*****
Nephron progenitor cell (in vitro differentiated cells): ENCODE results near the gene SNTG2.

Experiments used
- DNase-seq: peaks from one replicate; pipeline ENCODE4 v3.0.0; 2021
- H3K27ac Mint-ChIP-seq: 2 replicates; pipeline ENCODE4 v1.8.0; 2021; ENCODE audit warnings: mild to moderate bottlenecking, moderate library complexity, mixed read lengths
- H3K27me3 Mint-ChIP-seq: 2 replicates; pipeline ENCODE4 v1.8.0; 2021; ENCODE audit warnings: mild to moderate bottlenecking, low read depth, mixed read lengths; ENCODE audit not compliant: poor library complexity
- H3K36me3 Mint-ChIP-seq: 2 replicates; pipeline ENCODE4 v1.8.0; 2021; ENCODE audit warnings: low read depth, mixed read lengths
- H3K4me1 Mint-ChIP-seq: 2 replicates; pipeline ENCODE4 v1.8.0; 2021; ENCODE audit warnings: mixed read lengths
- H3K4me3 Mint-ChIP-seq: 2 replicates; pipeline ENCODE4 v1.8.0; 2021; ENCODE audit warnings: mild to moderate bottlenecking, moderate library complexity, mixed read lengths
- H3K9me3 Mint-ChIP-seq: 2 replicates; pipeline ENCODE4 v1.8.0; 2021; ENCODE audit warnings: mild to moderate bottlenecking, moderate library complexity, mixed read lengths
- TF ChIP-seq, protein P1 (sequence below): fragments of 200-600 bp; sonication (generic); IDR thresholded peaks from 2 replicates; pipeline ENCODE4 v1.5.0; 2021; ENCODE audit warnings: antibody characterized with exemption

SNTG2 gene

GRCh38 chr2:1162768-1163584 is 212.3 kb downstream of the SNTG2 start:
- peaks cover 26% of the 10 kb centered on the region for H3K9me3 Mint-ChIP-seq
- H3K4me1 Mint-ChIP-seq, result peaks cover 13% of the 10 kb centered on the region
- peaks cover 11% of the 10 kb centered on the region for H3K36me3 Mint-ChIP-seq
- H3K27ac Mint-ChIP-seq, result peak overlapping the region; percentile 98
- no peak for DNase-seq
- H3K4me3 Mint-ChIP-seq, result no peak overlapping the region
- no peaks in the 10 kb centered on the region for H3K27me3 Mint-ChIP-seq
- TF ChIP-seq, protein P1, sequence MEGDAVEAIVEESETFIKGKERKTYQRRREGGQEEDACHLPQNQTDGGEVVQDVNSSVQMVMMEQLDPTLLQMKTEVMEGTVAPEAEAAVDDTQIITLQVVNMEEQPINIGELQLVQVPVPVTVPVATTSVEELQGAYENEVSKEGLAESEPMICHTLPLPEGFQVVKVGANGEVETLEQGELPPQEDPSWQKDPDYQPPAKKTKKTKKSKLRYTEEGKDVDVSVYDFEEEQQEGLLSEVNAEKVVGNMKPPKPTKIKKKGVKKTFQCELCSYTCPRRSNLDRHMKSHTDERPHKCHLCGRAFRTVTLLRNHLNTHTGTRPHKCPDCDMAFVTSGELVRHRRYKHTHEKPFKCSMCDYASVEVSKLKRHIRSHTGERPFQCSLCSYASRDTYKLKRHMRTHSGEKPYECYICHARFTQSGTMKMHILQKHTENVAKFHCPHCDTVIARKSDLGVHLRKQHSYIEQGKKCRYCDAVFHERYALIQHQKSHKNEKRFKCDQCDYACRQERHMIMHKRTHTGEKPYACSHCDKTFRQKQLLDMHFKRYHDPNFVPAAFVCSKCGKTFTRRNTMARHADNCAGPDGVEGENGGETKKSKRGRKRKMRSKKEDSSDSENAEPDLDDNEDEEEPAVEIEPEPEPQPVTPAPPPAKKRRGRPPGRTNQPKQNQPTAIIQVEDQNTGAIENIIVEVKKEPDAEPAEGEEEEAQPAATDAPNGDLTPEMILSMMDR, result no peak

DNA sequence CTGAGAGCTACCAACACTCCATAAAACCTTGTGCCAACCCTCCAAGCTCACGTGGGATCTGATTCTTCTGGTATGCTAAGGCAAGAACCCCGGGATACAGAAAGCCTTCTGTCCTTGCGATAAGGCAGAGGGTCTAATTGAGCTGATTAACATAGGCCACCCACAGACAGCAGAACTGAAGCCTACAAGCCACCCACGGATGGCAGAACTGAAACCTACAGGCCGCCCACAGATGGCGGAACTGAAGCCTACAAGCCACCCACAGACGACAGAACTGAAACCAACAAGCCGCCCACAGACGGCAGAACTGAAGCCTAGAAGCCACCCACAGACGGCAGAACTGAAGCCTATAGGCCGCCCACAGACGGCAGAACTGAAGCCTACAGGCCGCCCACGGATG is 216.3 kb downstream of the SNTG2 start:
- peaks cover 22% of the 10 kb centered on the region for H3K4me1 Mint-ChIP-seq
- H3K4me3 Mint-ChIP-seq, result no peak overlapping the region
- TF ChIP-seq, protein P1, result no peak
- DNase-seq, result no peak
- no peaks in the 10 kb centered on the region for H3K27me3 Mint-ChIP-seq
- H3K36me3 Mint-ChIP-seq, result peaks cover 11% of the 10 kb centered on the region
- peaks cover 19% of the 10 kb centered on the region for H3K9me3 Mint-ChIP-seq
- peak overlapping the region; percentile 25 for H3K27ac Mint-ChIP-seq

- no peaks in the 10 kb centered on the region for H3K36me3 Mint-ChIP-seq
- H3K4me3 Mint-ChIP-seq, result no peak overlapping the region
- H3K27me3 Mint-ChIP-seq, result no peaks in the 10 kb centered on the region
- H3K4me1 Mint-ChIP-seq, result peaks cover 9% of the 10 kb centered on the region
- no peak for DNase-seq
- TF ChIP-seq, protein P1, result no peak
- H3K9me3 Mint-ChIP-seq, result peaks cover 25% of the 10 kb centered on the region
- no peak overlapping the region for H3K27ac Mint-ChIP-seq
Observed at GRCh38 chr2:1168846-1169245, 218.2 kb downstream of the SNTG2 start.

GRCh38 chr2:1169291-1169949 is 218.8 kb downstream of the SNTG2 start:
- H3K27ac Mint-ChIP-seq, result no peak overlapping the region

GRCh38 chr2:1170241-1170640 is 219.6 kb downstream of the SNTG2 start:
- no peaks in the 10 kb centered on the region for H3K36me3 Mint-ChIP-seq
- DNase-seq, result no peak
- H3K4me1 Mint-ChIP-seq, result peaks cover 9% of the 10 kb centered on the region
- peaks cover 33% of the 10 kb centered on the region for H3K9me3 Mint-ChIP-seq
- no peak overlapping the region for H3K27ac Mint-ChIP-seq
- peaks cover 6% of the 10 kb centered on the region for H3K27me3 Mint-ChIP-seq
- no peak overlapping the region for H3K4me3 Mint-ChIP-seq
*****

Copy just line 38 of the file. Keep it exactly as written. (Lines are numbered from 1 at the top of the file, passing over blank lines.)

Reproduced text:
Observed at GRCh38 chr2:1168846-1169245, 218.2 kb downstream of the SNTG2 start.